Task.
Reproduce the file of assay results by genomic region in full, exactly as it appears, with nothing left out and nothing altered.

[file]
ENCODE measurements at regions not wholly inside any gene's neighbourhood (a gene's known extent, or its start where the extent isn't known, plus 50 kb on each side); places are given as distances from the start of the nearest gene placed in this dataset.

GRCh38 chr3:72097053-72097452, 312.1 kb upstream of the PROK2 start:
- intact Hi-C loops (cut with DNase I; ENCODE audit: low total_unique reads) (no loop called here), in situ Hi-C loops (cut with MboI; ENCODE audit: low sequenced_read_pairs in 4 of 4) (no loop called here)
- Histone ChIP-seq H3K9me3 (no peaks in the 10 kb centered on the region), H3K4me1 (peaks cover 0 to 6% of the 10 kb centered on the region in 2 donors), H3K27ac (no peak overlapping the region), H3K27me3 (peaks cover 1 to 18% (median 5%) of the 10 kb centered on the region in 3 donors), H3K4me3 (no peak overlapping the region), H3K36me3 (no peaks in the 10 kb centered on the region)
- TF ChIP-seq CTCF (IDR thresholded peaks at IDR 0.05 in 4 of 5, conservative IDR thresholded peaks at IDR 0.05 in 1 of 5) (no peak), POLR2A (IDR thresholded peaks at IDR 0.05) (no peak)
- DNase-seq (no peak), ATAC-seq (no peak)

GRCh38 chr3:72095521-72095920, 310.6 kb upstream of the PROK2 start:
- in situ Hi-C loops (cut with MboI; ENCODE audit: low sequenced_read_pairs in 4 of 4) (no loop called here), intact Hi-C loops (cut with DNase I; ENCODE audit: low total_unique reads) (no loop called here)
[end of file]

ENCODE measurements at regions not wholly inside any gene's neighbourhood (a gene's known extent, or its start where the extent isn't known, plus 50 kb on each side); places are given as distances from the start of the nearest gene placed in this dataset.

GRCh38 chr3:72097053-72097452, 312.1 kb upstream of the PROK2 start:
- intact Hi-C loops (cut with DNase I; ENCODE audit: low total_unique reads) (no loop called here), in situ Hi-C loops (cut with MboI; ENCODE audit: low sequenced_read_pairs in 4 of 4) (no loop called here)
- Histone ChIP-seq H3K9me3 (no peaks in the 10 kb centered on the region), H3K4me1 (peaks cover 0 to 6% of the 10 kb centered on the region in 2 donors), H3K27ac (no peak overlapping the region), H3K27me3 (peaks cover 1 to 18% (median 5%) of the 10 kb centered on the region in 3 donors), H3K4me3 (no peak overlapping the region), H3K36me3 (no peaks in the 10 kb centered on the region)
- TF ChIP-seq CTCF (IDR thresholded peaks at IDR 0.05 in 4 of 5, conservative IDR thresholded peaks at IDR 0.05 in 1 of 5) (no peak), POLR2A (IDR thresholded peaks at IDR 0.05) (no peak)
- DNase-seq (no peak), ATAC-seq (no peak)

GRCh38 chr3:72095521-72095920, 310.6 kb upstream of the PROK2 start:
- in situ Hi-C loops (cut with MboI; ENCODE audit: low sequenced_read_pairs in 4 of 4) (no loop called here), intact Hi-C loops (cut with DNase I; ENCODE audit: low total_unique reads) (no loop called here)